Brian Holden, a writer for New Zealand’s Rotorua Daily Post, wrote a piece titled “Brian Holden: This boy wants quadcopter for toy.” Any regular reader of this blog will know that I take issue with drones being referred to as toys, with a few exceptions such as micro or gaming drones, so from my perspective, the article is already starting off wrong.
After a few brief paragraphs, describing how much fun a drone would be as a toy, he quickly takes a different tone and focuses on “quadcopter fails.”
To get an idea of the strife one of these marvels of technology gets into, I checked quadcopter “fails” on You Tube. Oh my. With an incompetent pilot at the controls or an in-flight malfunction, a normally docile and obedient quadcopter can turn into a beast. In the 30-minute video compilation, I saw one machine gracefully zooming in on a bride and groom exchanging their vows in the middle of a field. The impressive romantic interlude turned into disaster as the drone flew right into the couple’s faces. Ouch. Smacking into the sides of city buildings where turbulent air lurks is a favourite trick, as is crashing into the trees. In our country alone there are more quadcopters perched in high branches than there are native wood pigeons.
Animals just love chasing quadcopters and countless video clips will show the final seconds of a machine as Brutus the family pet leaps up and snaps its prey before chewing it to pieces.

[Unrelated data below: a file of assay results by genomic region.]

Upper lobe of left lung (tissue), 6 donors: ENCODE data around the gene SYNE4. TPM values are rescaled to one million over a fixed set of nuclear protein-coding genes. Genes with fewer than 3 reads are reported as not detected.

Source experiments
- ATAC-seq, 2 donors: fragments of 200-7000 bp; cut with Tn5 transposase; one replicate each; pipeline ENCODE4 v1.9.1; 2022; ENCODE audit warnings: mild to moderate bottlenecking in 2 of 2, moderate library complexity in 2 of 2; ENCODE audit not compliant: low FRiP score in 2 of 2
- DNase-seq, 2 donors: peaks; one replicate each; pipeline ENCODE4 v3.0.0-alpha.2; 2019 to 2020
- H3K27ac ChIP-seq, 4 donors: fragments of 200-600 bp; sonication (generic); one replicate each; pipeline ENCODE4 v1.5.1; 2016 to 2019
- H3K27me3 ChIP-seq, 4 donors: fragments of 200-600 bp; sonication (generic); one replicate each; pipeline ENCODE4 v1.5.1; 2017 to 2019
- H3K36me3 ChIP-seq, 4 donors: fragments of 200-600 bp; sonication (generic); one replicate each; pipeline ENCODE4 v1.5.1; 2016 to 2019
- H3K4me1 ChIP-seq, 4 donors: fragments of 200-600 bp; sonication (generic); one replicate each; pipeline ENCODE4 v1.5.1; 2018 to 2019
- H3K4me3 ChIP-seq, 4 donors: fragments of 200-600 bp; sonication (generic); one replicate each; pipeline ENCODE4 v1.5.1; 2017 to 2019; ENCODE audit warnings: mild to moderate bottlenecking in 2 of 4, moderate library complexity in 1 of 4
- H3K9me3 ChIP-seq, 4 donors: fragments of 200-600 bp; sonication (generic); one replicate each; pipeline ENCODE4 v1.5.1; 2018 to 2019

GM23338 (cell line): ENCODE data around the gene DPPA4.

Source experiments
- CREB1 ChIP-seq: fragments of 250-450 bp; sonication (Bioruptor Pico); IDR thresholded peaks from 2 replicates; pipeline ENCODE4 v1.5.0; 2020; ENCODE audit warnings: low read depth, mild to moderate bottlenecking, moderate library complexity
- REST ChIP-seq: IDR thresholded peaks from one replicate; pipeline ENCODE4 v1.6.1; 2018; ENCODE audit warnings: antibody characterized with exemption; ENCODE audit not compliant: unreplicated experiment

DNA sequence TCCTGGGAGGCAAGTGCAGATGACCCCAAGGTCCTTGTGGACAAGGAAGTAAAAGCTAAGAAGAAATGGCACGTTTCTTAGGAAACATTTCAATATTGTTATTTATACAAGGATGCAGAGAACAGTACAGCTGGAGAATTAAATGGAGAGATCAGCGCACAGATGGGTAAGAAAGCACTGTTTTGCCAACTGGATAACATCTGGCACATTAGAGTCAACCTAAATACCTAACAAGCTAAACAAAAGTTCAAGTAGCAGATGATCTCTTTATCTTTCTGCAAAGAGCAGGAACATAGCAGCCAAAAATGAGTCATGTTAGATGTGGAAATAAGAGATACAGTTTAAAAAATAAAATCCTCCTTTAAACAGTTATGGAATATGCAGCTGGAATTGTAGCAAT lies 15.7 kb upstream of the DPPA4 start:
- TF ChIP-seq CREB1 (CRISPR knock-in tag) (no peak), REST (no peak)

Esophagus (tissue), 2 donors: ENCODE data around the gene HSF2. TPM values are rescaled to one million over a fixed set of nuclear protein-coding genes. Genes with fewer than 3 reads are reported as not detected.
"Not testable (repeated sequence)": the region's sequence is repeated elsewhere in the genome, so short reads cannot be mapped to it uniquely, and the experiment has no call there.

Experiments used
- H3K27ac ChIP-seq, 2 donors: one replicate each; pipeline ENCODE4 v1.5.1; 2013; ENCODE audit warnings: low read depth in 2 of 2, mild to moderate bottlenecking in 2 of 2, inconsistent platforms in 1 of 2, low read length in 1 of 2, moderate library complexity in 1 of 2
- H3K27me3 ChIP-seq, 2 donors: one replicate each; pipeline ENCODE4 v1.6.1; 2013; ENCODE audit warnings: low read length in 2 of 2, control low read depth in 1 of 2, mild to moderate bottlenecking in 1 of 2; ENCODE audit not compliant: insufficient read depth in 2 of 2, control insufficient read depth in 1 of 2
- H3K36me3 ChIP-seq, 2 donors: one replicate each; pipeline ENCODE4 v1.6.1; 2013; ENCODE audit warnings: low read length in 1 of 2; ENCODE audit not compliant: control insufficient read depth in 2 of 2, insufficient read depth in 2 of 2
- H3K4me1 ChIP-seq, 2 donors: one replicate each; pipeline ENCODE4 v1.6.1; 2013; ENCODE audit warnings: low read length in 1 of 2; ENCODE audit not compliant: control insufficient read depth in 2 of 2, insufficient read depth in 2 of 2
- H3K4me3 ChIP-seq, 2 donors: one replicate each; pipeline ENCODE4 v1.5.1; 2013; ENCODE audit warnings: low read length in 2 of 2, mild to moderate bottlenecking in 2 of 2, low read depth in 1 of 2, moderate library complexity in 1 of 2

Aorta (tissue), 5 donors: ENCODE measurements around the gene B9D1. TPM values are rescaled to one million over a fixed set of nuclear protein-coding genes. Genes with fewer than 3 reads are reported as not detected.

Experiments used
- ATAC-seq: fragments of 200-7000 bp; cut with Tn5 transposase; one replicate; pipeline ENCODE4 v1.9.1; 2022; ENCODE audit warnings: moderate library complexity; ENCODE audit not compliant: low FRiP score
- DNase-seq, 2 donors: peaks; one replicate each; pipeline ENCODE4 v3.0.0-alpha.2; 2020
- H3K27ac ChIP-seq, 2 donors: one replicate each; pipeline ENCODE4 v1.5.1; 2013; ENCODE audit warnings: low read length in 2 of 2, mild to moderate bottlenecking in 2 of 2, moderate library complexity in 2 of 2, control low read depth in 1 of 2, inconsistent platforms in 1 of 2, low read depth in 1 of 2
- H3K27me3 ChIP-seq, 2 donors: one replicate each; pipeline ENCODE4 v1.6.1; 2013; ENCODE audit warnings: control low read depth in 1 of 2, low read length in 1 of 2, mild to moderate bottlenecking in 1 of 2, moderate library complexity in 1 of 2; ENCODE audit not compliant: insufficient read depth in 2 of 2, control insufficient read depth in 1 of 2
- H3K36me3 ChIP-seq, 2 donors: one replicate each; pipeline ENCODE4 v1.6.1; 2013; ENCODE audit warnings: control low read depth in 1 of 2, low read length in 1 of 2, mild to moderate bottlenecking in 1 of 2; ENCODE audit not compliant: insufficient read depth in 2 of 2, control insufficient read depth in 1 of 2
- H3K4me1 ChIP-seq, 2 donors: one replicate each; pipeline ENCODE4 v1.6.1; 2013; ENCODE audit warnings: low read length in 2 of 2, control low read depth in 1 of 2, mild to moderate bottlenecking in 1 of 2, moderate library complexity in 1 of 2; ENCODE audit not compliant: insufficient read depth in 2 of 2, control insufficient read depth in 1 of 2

There is a very entertaining clip going round the internet of quadcopter video footage as it zooms between moving vehicles occasionally capturing the stunned faces of the drivers. How crazy is that? Eventually the machine slams into the side of a truck before crashing onto the road then being run over by one, two then three sets of wheels before the screen goes blank. Pulling a loose tooth using string tied to an accelerating drone is another silly stunt. Power lines, surf, gales and rain, do not take kindly to an errant drone which really in such conditions should be at home packed safely in its box.
To sate my own curiosity, I decided to follow suit and do a YouTube search for “quadcopter fails.” While there are quite a few results, the few that I watched shared a few basic characteristics. The videos general feature inexperienced pilots or pilots that ignore local, state and federal rules and regulations. Inclement weather conditions do play a part, but an experienced pilot would most likely ground their rotorcraft to avoid potential damage.
Please respect your drone, it’s not a toy, and regardless of where, make sure you get proper drone pilot training.